Acting speaker to recommend suspending parliament’s impeachment process against Mkhwebane
Acting speaker Lechesa Tsenoli will recommend suspending parliament’s impeachment process against public protector Busisiwe Mkhwebane — pending an urgent appeal application to the Constitutional Court.
The acting speaker has filed an application at the highest court to appeal against the high court decision that found aspects of parliament’s impeachment rules for the heads of chapter nine institutions unconstitutional.
The judgment invalidated steps that had already been taken in the process for Mkhwebane’s impeachment — in particular the preliminary assessment by an independent panel chaired by retired Constitutional Court Justice Bess Nkabinde. The panel found that Mkhwebane had a case to answer for misconduct and incompetence.
In his application, Tsenoli said he had decided to recommend a suspension of the process because if the high court judgment was confirmed on appeal, it would invalidate “everything ... from the date when Justice Nkabinde was appointed to the independent panel”.
Since then, the panel had delivered its report and a committee had been established to conduct an inquiry.
When Mkhwebane challenged the constitutionality of the rules, she did so on 12 separate grounds. The majority of these were dismissed, but two were upheld. First, the high court agreed that it was unconstitutional — a breach of the separation of powers, it said — that a judge could be part of the independent panel that made a preliminary assessment of whether there were prima facie grounds for impeachment.
Second, the high court found it was unconstitutional that when the parliamentary impeachment committee conducts its inquiry, the public protector’s lawyer (or lawyer for any other head of a chapter nine institution) may not participate.
Tsenoli said the impeachment committee was on the verge of beginning proceedings and if the high court order was confirmed, it would invalidate these proceedings also.
However, he said the high court had got it wrong on both these findings. He said it was rational to exclude the public protector’s lawyers from participating in the committee proceedings. The test for legal rationality was not whether the National Assembly “could have included different mechanisms to the ones it did, but whether the new rules contain a rational scheme for the conduct of proceedings”.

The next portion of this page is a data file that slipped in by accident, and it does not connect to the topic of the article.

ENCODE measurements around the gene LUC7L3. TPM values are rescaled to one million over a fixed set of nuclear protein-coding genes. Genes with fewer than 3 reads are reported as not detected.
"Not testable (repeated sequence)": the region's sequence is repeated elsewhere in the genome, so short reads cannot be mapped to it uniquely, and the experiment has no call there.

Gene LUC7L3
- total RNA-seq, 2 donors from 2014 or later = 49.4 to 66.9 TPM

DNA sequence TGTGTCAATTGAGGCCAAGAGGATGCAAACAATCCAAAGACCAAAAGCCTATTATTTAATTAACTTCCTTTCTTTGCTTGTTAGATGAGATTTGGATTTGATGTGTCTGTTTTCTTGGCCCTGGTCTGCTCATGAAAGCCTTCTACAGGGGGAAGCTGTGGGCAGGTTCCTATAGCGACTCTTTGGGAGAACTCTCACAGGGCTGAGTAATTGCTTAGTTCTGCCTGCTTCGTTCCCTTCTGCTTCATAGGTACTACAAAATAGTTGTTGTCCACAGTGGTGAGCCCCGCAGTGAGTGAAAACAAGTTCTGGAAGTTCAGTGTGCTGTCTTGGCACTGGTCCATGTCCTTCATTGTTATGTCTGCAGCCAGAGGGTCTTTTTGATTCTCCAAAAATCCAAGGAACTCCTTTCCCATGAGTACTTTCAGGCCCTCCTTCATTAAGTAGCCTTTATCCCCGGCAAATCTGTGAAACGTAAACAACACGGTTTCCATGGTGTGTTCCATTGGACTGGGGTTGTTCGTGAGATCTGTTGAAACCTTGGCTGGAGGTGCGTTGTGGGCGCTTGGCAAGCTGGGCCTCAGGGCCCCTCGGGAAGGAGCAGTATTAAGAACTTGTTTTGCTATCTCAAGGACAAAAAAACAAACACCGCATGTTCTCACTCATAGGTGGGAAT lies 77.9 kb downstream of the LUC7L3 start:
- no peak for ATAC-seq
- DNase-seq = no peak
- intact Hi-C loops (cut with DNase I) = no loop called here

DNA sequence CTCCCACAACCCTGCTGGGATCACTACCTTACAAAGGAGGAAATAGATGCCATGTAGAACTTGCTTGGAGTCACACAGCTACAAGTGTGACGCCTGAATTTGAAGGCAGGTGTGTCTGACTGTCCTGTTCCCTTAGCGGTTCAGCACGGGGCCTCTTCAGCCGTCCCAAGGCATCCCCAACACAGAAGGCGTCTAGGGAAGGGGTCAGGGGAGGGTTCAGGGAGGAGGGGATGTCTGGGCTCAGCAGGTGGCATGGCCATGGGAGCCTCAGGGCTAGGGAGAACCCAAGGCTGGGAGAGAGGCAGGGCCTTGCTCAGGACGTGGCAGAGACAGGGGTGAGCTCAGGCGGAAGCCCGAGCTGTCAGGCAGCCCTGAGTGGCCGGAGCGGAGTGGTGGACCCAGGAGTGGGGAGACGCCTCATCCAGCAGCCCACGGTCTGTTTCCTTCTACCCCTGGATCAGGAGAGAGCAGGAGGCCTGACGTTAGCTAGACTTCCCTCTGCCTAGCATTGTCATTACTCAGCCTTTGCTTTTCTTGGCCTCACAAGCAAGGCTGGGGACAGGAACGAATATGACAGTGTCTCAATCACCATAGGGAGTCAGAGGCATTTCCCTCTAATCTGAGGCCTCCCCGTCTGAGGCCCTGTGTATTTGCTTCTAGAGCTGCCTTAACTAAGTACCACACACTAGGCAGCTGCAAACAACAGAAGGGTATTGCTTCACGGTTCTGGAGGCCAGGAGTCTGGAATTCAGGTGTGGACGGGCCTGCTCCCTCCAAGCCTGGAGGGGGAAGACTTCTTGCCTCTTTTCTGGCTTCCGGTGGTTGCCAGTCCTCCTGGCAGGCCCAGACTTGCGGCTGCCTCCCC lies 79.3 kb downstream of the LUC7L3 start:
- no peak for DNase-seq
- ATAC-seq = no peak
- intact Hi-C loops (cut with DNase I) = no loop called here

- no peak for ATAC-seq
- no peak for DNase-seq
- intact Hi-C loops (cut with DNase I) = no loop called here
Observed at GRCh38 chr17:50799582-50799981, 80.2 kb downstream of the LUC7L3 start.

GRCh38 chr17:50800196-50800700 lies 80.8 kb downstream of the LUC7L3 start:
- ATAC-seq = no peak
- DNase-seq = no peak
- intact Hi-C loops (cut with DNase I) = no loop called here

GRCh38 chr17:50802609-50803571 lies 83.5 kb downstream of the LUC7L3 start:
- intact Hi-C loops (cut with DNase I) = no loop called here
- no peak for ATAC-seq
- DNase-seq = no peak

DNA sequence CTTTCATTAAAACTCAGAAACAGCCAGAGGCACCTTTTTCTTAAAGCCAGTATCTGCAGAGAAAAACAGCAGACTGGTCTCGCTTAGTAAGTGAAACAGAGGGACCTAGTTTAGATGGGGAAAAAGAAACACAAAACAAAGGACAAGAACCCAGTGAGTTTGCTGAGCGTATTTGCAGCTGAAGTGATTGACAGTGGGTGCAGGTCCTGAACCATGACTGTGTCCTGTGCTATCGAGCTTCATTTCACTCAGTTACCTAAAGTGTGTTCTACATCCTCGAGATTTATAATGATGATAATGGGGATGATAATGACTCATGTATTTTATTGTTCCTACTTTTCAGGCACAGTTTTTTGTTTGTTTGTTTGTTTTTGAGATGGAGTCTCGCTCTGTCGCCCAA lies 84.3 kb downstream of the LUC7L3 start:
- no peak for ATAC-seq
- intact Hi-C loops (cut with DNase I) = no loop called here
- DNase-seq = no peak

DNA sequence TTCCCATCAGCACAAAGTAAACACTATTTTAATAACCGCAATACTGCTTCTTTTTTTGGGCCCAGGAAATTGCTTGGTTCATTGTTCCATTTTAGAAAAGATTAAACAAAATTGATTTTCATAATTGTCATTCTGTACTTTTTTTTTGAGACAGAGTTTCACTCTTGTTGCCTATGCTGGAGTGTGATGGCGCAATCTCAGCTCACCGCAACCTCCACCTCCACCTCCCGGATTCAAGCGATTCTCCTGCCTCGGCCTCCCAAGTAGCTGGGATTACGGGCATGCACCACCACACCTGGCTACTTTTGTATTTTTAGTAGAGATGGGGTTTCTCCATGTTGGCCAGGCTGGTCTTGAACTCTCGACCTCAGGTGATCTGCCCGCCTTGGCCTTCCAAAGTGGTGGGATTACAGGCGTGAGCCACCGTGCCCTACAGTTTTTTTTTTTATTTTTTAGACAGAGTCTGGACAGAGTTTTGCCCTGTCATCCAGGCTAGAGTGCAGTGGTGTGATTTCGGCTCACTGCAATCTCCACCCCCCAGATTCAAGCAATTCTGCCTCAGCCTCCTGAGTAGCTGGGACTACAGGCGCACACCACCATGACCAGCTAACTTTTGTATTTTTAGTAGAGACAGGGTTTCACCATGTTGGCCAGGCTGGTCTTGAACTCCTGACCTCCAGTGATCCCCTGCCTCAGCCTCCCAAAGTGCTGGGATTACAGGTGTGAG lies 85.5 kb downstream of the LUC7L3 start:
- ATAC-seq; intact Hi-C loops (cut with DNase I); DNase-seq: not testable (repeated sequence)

While the judgment had compared the chapter nine head impeachment rules with those already in place for impeaching a president, Tsenoli said they were not the same. Section 194 of the constitution prescribed “very serious consequences” for the removal of a president, like the loss of benefits and a prohibition on the occupation of any public office in the future. This was a rational foundation for giving full participation of lawyers when the president was impeached, as opposed to the head of a chapter nine institution.
The high court also reasoned wrongly about judges being able to be appointed to the independent panel, said Tsenoli. He said SA did not have a complete separation of powers between the executive, legislature and judiciary — as acknowledged by the high court’s judgment.
The job of the independent panel was “a function closely connected with the core function of the judiciary” and in terms of the rules the speaker had to consult the chief justice when appointing a judge to the panel to protect judicial independence.
“By refusing his/her consent, the chief justice can avoid a situation where, in the circumstances of a particular case, the appointment of a judge nominated by a particular political party may give rise to an incorrect perception that the judge is aligned with the party in question,” said Tsenoli.
The acting speaker has asked that if the ConCourt agrees that there should be a judge on the independent panel, its order should be forward looking only — so that it does not invalidate what has been done so far in the process relating to Mkhwebane.
He has also applied for conditional leave to appeal to the Supreme Court of Appeal in the event that the Constitutional Court rejects the application.